This example scans for BLE peripherals until one with the advertised service
  "19b10000-e8f2-537e-4f6c-d104768a1214" UUID is found. Once discovered and connected,
  it will remotely control the BLE Peripheral's LED, when the button is pressed or released.

  The circuit:
  - Arduino MKR WiFi 1010, Arduino Uno WiFi Rev2 board, Arduino Nano 33 IoT,
    Arduino Nano 33 BLE, or Arduino Nano 33 BLE Sense board.
  - Button with pull-up resistor connected to pin 2.

  You can use it with another board that is compatible with this library and the
  Peripherals -> LED example.

  This example code is in the public domain.

#include <ArduinoBLE.h>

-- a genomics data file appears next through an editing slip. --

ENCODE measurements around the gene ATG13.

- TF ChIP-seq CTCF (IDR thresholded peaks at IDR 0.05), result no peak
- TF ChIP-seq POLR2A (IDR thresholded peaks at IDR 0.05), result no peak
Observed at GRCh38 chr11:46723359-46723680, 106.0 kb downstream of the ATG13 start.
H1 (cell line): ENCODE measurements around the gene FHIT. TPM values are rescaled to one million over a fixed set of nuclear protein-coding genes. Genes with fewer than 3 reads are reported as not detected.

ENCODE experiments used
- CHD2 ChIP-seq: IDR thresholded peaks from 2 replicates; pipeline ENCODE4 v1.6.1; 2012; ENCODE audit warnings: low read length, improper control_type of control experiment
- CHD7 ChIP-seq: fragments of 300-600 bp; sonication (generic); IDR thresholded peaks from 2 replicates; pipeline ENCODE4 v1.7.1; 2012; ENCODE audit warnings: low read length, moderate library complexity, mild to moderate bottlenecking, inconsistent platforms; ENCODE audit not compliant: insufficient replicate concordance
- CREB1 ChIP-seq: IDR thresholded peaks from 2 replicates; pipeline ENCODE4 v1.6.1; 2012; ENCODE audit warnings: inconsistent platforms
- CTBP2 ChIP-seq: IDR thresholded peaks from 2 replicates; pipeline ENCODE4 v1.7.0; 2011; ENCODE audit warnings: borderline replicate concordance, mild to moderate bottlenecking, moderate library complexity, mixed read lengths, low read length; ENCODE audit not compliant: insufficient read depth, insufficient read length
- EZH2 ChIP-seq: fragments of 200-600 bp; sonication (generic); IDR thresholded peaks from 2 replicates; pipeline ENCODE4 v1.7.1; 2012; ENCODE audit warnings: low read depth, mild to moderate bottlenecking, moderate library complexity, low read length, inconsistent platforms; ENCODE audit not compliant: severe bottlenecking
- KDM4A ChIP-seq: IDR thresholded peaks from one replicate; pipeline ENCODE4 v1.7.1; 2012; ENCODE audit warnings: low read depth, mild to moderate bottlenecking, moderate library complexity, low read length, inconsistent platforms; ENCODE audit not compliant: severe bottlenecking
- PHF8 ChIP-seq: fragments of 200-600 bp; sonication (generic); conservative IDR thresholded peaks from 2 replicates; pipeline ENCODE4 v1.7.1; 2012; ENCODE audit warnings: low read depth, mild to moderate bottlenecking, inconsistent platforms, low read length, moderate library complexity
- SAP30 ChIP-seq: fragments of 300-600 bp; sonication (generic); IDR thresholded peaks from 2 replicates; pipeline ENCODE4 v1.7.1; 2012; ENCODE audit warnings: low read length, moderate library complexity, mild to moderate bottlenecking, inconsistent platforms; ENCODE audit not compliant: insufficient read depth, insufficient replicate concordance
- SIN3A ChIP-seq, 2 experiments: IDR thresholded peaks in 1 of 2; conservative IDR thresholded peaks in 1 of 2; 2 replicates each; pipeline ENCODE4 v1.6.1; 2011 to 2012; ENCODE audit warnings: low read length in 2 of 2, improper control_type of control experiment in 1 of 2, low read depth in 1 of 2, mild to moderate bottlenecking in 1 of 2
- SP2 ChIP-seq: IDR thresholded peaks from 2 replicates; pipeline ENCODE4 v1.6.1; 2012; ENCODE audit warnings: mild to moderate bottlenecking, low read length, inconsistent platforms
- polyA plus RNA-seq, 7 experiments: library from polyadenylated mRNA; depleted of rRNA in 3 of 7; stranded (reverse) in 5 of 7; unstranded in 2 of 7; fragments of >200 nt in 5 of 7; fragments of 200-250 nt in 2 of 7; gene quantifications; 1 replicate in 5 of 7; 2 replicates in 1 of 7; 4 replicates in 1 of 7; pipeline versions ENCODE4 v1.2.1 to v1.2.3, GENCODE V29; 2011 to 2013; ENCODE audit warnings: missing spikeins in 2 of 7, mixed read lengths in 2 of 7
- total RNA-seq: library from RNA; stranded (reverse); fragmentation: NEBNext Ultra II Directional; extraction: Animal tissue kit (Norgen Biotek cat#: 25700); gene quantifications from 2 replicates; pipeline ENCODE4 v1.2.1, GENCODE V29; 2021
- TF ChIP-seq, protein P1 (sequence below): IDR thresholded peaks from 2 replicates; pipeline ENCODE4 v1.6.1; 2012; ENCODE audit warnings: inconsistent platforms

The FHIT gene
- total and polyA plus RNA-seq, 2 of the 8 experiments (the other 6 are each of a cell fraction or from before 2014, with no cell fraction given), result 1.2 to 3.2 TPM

// variables for button
const int buttonPin = 2;
int oldButtonState = LOW;

void setup() {
  while (!Serial);

  // configure the button pin as input
  pinMode(buttonPin, INPUT);

  // initialize the BLE hardware

  Serial.println("BLE Central - LED control");

  // start scanning for peripherals

void loop() {
  // check if a peripheral has been discovered
  BLEDevice peripheral = BLE.available();

  if (peripheral) {
    // discovered a peripheral, print out address, local name, and advertised service
    Serial.print("Found ");
    Serial.print(" '");
    Serial.print("' ");

    if (peripheral.localName() != "LED") {

    // stop scanning


    // peripheral disconnected, start scanning again

void controlLed(BLEDevice peripheral) {
  // connect to the peripheral
  Serial.println("Connecting ...");